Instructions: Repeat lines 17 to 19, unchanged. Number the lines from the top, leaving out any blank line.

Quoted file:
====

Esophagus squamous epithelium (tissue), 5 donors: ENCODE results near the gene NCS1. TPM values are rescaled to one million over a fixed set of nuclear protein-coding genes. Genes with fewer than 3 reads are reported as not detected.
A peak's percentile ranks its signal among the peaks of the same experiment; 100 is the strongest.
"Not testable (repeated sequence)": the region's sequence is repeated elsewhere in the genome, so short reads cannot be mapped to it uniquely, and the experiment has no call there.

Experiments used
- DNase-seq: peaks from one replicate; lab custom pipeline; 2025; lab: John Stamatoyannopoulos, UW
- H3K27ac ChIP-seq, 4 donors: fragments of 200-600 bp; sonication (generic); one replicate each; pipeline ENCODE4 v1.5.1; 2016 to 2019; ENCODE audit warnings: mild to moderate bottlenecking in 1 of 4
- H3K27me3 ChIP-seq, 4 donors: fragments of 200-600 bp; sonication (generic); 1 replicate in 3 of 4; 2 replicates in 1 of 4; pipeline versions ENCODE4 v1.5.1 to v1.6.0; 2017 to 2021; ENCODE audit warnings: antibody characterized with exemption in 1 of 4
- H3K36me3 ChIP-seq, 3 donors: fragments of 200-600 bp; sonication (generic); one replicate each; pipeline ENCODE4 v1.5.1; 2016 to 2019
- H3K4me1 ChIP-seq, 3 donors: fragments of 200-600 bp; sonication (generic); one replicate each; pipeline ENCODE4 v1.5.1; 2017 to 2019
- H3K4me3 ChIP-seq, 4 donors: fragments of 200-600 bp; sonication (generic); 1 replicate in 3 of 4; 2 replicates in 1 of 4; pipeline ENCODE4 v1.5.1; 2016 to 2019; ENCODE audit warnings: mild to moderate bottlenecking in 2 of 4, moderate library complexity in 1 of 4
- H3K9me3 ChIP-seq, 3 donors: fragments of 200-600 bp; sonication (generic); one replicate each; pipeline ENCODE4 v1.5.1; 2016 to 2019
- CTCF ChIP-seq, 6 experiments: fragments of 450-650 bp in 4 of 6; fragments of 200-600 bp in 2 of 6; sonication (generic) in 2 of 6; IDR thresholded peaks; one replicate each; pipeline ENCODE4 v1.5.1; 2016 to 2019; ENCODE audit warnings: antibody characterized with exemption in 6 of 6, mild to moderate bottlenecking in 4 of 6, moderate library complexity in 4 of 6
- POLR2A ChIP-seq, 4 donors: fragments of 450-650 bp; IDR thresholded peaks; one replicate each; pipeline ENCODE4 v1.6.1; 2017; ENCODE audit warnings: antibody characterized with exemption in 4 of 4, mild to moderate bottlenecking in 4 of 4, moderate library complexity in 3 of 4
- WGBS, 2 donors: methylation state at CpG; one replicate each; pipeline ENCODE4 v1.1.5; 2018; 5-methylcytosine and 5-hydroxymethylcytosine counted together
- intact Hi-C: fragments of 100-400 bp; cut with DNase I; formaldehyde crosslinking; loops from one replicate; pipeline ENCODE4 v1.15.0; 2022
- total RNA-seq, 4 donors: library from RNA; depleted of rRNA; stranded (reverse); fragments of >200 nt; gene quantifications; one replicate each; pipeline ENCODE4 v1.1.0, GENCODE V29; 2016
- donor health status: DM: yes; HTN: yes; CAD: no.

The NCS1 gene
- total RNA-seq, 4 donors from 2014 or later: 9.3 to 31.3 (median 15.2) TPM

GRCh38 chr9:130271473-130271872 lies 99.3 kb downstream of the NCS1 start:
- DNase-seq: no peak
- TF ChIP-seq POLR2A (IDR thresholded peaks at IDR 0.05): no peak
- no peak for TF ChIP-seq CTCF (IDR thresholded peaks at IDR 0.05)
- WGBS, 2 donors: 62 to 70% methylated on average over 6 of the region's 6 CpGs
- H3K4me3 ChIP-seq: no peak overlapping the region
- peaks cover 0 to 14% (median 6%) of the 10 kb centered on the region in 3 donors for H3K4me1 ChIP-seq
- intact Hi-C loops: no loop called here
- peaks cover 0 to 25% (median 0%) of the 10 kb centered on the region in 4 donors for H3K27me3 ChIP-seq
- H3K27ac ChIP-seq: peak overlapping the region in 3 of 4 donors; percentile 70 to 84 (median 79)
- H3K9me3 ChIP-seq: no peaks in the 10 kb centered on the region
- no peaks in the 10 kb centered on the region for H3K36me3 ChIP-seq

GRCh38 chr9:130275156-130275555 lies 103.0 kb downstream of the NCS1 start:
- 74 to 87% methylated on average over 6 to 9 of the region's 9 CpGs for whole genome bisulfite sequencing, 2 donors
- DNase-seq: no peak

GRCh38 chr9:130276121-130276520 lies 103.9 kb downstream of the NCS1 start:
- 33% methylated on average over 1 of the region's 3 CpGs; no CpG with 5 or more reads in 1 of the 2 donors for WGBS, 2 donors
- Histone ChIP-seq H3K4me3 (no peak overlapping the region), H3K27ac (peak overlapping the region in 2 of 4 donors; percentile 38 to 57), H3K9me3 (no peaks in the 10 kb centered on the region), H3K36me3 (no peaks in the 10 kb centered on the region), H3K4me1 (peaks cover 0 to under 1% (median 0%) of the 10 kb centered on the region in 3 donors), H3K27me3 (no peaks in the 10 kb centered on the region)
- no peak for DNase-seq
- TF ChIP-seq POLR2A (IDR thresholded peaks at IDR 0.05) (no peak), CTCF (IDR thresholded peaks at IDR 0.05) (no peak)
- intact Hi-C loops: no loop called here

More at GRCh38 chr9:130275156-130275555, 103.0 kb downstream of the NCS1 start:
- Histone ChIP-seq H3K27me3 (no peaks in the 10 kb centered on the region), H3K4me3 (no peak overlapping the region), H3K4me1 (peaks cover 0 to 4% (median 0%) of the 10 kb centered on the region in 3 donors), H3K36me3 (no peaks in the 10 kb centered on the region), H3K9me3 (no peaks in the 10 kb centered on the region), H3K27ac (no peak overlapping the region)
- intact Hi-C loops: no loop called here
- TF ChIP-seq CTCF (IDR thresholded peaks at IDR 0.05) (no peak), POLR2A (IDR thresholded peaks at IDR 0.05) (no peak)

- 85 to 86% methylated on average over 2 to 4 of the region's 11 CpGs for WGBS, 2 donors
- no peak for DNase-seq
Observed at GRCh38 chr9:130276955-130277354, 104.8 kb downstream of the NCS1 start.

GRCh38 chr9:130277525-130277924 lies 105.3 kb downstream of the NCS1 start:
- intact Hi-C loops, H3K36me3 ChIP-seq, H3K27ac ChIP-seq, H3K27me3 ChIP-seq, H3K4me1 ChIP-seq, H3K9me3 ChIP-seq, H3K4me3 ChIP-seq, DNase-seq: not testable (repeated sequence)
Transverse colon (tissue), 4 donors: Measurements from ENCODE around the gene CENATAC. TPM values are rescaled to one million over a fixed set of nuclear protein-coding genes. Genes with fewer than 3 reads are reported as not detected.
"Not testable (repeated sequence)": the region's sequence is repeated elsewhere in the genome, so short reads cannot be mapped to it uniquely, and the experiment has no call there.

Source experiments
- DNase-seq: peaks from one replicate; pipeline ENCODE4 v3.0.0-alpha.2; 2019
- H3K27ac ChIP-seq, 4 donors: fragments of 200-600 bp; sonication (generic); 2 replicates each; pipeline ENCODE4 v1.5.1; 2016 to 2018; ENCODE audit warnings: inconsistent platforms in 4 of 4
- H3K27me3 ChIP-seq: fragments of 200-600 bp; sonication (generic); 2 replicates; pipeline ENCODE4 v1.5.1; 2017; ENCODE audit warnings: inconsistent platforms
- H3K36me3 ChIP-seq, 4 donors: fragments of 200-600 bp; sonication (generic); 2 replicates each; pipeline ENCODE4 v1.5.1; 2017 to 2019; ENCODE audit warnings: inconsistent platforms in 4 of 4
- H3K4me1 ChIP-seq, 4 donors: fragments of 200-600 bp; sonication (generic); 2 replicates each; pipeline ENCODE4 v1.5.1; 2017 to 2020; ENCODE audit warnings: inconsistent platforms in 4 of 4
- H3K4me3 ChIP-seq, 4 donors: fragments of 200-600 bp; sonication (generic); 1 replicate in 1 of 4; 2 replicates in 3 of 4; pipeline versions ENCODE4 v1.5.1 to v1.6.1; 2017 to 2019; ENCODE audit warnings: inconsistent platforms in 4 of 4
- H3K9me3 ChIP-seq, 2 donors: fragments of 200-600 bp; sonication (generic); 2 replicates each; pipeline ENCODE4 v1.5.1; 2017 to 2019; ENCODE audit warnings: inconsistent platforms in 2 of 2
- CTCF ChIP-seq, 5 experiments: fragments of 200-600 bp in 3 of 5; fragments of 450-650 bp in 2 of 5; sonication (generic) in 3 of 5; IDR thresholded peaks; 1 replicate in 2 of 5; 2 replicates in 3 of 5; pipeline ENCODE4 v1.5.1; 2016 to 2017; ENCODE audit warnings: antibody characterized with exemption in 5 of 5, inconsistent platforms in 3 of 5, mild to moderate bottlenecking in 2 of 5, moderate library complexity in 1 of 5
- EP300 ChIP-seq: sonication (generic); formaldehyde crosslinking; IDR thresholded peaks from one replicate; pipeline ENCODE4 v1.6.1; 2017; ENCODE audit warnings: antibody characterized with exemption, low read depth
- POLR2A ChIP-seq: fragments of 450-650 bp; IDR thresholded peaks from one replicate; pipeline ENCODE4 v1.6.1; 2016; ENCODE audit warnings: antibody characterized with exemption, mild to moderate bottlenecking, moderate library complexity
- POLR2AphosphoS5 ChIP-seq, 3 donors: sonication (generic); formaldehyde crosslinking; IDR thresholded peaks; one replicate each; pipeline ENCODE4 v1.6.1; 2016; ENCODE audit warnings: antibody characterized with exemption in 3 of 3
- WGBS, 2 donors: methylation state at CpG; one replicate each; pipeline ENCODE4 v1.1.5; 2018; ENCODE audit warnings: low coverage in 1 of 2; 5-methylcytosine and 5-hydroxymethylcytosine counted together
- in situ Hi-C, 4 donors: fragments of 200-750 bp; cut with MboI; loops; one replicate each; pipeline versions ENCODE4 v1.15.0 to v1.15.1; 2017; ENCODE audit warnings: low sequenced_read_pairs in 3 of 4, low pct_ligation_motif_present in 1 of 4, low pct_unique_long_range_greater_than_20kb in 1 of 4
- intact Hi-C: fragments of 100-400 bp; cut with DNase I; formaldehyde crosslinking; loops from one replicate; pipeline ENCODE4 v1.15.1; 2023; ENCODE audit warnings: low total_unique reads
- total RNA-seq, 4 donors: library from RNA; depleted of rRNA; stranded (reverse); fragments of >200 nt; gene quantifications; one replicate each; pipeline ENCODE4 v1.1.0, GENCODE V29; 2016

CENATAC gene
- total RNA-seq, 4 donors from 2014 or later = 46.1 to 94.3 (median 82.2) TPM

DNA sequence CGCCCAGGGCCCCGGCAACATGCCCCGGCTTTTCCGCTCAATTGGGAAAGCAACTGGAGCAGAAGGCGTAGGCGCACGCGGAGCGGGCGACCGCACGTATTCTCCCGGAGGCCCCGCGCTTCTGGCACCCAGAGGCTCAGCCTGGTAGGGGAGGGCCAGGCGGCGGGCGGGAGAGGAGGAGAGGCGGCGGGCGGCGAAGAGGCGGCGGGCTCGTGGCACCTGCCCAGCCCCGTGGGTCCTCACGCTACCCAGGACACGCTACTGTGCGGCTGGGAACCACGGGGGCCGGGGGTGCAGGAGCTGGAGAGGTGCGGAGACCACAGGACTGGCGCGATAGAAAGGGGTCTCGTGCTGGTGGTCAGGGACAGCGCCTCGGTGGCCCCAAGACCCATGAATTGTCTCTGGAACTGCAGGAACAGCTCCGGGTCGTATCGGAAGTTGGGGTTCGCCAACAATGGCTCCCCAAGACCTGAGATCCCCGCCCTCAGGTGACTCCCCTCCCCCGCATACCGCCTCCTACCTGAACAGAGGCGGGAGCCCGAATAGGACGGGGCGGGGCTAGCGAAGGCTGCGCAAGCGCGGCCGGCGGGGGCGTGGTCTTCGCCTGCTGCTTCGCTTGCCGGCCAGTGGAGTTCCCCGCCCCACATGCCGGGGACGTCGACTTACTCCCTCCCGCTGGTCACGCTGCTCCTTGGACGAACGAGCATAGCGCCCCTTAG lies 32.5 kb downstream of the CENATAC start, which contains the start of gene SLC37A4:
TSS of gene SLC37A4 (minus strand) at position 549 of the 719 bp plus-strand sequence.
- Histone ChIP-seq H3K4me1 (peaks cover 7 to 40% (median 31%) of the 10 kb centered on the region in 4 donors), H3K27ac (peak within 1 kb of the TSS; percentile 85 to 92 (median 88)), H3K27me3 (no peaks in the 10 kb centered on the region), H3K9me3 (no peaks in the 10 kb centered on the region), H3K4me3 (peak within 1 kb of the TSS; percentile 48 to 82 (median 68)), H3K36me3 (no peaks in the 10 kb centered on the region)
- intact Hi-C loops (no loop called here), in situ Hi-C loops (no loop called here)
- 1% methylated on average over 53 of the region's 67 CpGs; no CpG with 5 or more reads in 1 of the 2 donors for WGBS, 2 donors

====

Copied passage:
- donor health status: DM: yes; HTN: yes; CAD: no.

The NCS1 gene
- total RNA-seq, 4 donors from 2014 or later: 9.3 to 31.3 (median 15.2) TPM